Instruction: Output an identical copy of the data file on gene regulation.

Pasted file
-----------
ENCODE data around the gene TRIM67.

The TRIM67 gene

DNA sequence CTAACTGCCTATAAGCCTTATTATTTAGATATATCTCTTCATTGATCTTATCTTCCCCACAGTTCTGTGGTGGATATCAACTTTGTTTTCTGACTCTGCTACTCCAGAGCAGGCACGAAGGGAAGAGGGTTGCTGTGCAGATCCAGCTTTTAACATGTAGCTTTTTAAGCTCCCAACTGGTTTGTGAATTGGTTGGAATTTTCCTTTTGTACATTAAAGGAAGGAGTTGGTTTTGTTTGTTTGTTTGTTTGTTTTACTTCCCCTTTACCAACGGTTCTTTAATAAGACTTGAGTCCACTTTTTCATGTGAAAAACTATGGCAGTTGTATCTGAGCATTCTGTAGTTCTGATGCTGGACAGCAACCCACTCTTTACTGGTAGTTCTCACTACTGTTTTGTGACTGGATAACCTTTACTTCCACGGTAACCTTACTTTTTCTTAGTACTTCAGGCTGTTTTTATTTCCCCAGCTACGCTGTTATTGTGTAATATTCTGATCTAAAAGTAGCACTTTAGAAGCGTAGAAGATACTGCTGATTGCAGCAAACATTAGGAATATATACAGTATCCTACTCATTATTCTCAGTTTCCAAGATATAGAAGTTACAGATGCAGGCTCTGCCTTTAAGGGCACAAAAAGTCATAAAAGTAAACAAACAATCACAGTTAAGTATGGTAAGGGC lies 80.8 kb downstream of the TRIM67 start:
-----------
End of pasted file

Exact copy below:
ENCODE data around the gene TRIM67.

The TRIM67 gene

DNA sequence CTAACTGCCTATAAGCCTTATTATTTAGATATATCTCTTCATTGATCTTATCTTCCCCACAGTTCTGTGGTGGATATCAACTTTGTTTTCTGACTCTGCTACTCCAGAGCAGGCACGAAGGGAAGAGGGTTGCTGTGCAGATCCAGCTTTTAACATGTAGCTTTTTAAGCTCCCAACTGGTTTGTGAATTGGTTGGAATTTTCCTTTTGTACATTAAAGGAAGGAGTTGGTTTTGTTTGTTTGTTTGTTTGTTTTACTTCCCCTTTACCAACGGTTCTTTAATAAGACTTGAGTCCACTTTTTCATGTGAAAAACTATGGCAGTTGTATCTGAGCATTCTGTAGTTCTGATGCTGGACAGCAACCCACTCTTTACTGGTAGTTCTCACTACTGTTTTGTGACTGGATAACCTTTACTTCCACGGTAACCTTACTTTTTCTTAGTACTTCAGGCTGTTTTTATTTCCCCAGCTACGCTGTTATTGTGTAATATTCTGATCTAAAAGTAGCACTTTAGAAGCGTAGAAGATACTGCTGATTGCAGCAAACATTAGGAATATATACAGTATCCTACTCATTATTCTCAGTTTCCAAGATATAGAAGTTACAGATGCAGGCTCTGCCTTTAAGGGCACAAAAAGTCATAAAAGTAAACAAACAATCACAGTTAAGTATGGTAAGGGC lies 80.8 kb downstream of the TRIM67 start: